I have lived in the Beltline for most of my adult life, which has also been central to Calgary’s queer community for more than 50 years. Additionally, most historians I know are voracious readers. Consequently, it is no surprise that my favourite Beltline store is Shelf Life Books.
Shelf Life has an interesting queer history itself as the site of the former Parkside Continental gay bar. There is an excellent mural on the backside of the store by Kyle Simmers, that subtly evokes this history with the inclusion of the bar’s now iconic logo.
The book store has been the largest seller of my book, Our Past Matters, and has hosted yycgayhistory special events for which I am very grateful. They also stock the books of queer friends and colleagues. Pick up any book by Suzette Mayr, Vivek Shraya, or Rae Spoon and you won’t be disappointed. Sharanpal Ruprai, whom I adore as a person, writes books of poetry that sing, charm, and sizzle. They also carry more comprehensive Canadian queer history readers such as the Valerie Korinek’s Prairie Fairies and The ArQuives‘ recently published OutNorth.
In fact, all independent book stores in Calgary need our custom. Furthermore think hyperlocal—support Calgary authors by buying their books. If you need inspiration, there is no greater source than Shaun Hunter’s Calgary Reading Lists. She virtually single-handedly has created a canon of local literature, as well as a useful reader in Calgary Through the Eyes of Writers.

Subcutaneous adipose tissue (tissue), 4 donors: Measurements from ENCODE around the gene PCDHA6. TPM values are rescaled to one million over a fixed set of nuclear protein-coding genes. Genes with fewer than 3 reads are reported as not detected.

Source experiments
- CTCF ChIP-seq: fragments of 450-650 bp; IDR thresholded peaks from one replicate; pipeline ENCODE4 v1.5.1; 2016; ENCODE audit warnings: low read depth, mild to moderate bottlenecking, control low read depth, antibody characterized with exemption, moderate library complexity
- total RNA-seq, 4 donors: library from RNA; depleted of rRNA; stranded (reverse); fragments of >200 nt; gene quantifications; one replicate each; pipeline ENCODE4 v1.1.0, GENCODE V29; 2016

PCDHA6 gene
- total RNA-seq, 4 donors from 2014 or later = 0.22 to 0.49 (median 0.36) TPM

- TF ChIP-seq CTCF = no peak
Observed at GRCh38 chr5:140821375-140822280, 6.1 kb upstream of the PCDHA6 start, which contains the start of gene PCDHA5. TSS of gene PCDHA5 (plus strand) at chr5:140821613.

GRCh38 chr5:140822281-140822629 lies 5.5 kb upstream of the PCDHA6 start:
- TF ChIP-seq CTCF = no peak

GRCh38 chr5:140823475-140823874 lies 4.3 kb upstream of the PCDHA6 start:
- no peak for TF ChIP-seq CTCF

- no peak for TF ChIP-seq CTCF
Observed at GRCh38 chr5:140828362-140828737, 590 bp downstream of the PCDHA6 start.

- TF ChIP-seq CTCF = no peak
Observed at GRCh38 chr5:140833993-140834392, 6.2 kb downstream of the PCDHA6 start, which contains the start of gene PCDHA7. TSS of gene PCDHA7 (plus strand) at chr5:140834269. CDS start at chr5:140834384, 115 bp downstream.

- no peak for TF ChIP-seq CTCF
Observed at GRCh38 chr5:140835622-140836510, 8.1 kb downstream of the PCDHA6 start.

I am wishing all Calgarians a safe, happy, and restful holiday season. Take care of yourselves and each other—find joy in unexpected places. — Kevin
We have new summer reading material, thanks to Neil Richards who gave us a parting gift of a 1968 gay pulp novel, which was a duplicate in their archive. Everyone in Saskatoon during last week’s gay history research trip was exceedingly helpful, and the amount of Calgary materials in these archives are a testament to the closeness and cross-pollination between gay communities on the Prairies.
If you are in Calgary next weekend you should check out the Human RITES conference, an exploration of faith and identity, April 29-May 1. Conference organizer, Pam Rocker, explains that Human RITES was created because of the recognition that religion, in a broader sense, still actively marginalizes LGBTQ people. The conference goal is to create a space where people can discuss religion, identity and sexuality comfortably and respectfully.
Highlights include, an evening with Rae Spoon, singer/songwriter/author, workshops with writer/speaker Brandan Robertson and a reading of ‘oblivion’ by local playwright Jonathan Brower (he also is a researcher & collaborator with the Calgary Gay History Project).
Finally, we are looking forward to our upcoming Beltline Gay History Walk as part of Jane’s Walks in Calgary on May 7th. Mixing it up, we will have a travelling artist with us during the walk. Bogdan Cheta, will be presenting some of his work, a manifesto has come to light which was conceived at an artist residency in Calgary’s oldest artist-run centre, The New Gallery.